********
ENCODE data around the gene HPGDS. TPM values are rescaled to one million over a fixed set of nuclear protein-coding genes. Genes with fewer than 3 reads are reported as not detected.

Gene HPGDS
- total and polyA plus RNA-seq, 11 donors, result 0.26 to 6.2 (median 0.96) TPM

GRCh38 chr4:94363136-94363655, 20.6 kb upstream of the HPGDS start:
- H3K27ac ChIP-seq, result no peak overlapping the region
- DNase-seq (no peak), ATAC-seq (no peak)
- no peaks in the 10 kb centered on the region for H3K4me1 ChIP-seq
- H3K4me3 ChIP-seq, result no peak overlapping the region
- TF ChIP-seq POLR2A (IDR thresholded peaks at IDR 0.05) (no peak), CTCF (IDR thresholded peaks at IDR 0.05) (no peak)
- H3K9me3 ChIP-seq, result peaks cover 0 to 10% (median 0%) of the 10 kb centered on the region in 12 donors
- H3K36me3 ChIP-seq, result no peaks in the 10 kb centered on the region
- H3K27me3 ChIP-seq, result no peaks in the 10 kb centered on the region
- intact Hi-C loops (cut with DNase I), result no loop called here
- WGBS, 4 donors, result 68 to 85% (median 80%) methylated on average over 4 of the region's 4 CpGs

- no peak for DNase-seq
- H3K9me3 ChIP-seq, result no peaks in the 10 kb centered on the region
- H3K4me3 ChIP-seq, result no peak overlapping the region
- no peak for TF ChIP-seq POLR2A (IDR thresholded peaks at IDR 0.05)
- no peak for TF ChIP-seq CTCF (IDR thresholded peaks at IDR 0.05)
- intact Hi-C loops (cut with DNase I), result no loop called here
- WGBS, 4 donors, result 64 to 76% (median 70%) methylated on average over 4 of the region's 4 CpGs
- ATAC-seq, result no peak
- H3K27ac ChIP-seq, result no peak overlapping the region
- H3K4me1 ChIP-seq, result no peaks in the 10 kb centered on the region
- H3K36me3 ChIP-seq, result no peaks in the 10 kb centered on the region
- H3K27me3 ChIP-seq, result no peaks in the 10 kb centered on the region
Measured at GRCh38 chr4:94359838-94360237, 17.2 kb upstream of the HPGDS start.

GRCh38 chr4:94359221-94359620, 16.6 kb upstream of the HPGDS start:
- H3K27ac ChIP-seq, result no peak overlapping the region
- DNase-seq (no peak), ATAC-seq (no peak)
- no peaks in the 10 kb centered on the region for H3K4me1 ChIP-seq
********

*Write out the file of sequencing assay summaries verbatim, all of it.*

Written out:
ENCODE data around the gene HPGDS. TPM values are rescaled to one million over a fixed set of nuclear protein-coding genes. Genes with fewer than 3 reads are reported as not detected.

Gene HPGDS
- total and polyA plus RNA-seq, 11 donors, result 0.26 to 6.2 (median 0.96) TPM

GRCh38 chr4:94363136-94363655, 20.6 kb upstream of the HPGDS start:
- H3K27ac ChIP-seq, result no peak overlapping the region
- DNase-seq (no peak), ATAC-seq (no peak)
- no peaks in the 10 kb centered on the region for H3K4me1 ChIP-seq
- H3K4me3 ChIP-seq, result no peak overlapping the region
- TF ChIP-seq POLR2A (IDR thresholded peaks at IDR 0.05) (no peak), CTCF (IDR thresholded peaks at IDR 0.05) (no peak)
- H3K9me3 ChIP-seq, result peaks cover 0 to 10% (median 0%) of the 10 kb centered on the region in 12 donors
- H3K36me3 ChIP-seq, result no peaks in the 10 kb centered on the region
- H3K27me3 ChIP-seq, result no peaks in the 10 kb centered on the region
- intact Hi-C loops (cut with DNase I), result no loop called here
- WGBS, 4 donors, result 68 to 85% (median 80%) methylated on average over 4 of the region's 4 CpGs

- no peak for DNase-seq
- H3K9me3 ChIP-seq, result no peaks in the 10 kb centered on the region
- H3K4me3 ChIP-seq, result no peak overlapping the region
- no peak for TF ChIP-seq POLR2A (IDR thresholded peaks at IDR 0.05)
- no peak for TF ChIP-seq CTCF (IDR thresholded peaks at IDR 0.05)
- intact Hi-C loops (cut with DNase I), result no loop called here
- WGBS, 4 donors, result 64 to 76% (median 70%) methylated on average over 4 of the region's 4 CpGs
- ATAC-seq, result no peak
- H3K27ac ChIP-seq, result no peak overlapping the region
- H3K4me1 ChIP-seq, result no peaks in the 10 kb centered on the region
- H3K36me3 ChIP-seq, result no peaks in the 10 kb centered on the region
- H3K27me3 ChIP-seq, result no peaks in the 10 kb centered on the region
Measured at GRCh38 chr4:94359838-94360237, 17.2 kb upstream of the HPGDS start.

GRCh38 chr4:94359221-94359620, 16.6 kb upstream of the HPGDS start:
- H3K27ac ChIP-seq, result no peak overlapping the region
- DNase-seq (no peak), ATAC-seq (no peak)
- no peaks in the 10 kb centered on the region for H3K4me1 ChIP-seq